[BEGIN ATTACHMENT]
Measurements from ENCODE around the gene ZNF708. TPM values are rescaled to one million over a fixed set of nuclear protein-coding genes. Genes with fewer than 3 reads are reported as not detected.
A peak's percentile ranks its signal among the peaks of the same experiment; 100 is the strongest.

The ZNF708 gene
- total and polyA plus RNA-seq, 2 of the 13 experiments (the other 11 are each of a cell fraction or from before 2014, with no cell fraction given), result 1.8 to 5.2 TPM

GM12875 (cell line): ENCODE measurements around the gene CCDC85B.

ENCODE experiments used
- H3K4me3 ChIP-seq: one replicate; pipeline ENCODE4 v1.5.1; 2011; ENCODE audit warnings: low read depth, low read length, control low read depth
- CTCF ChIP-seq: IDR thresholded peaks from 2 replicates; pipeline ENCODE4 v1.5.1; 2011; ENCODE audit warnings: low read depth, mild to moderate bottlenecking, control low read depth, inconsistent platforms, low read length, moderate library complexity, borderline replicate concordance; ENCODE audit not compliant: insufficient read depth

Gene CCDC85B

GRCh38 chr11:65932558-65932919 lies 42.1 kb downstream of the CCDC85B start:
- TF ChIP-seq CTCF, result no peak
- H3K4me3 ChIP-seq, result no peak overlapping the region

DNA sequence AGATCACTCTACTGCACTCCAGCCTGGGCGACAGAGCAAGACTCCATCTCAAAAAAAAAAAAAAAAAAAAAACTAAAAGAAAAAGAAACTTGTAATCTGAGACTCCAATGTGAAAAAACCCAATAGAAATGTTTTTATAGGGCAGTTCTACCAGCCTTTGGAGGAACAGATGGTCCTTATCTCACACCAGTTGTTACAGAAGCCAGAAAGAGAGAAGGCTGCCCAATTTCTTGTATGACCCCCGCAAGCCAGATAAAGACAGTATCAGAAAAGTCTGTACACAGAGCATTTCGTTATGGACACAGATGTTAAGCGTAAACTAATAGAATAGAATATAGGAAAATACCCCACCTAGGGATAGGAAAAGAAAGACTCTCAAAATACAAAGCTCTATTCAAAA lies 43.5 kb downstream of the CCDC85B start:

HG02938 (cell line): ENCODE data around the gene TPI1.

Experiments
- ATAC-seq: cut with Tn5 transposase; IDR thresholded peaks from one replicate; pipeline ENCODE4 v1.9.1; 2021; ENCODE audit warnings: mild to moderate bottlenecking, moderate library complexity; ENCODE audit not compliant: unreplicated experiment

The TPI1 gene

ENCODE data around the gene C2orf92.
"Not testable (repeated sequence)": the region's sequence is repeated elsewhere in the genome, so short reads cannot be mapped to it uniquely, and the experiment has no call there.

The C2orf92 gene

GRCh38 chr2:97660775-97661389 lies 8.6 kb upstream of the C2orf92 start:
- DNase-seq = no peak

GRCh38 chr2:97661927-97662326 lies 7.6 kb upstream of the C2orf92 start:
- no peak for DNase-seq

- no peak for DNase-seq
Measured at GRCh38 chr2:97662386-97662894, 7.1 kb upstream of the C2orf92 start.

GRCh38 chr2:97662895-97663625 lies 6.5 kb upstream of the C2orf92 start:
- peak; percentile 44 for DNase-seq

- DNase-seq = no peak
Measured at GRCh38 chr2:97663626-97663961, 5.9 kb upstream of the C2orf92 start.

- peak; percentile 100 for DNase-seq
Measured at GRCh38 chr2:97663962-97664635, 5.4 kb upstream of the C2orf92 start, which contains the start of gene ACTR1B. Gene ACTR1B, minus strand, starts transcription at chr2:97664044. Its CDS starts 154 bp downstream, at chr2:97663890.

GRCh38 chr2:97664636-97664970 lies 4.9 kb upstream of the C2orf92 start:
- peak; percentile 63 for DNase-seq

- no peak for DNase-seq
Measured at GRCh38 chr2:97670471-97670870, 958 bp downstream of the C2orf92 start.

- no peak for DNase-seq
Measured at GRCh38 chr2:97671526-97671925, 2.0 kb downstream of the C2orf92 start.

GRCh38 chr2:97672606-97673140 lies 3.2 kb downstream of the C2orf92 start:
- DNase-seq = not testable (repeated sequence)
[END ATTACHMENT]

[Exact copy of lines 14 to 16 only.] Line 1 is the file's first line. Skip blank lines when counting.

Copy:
HG02938 (cell line): ENCODE data around the gene TPI1.

Experiments
- ATAC-seq: cut with Tn5 transposase; IDR thresholded peaks from one replicate; pipeline ENCODE4 v1.9.1; 2021; ENCODE audit warnings: mild to moderate bottlenecking, moderate library complexity; ENCODE audit not compliant: unreplicated experiment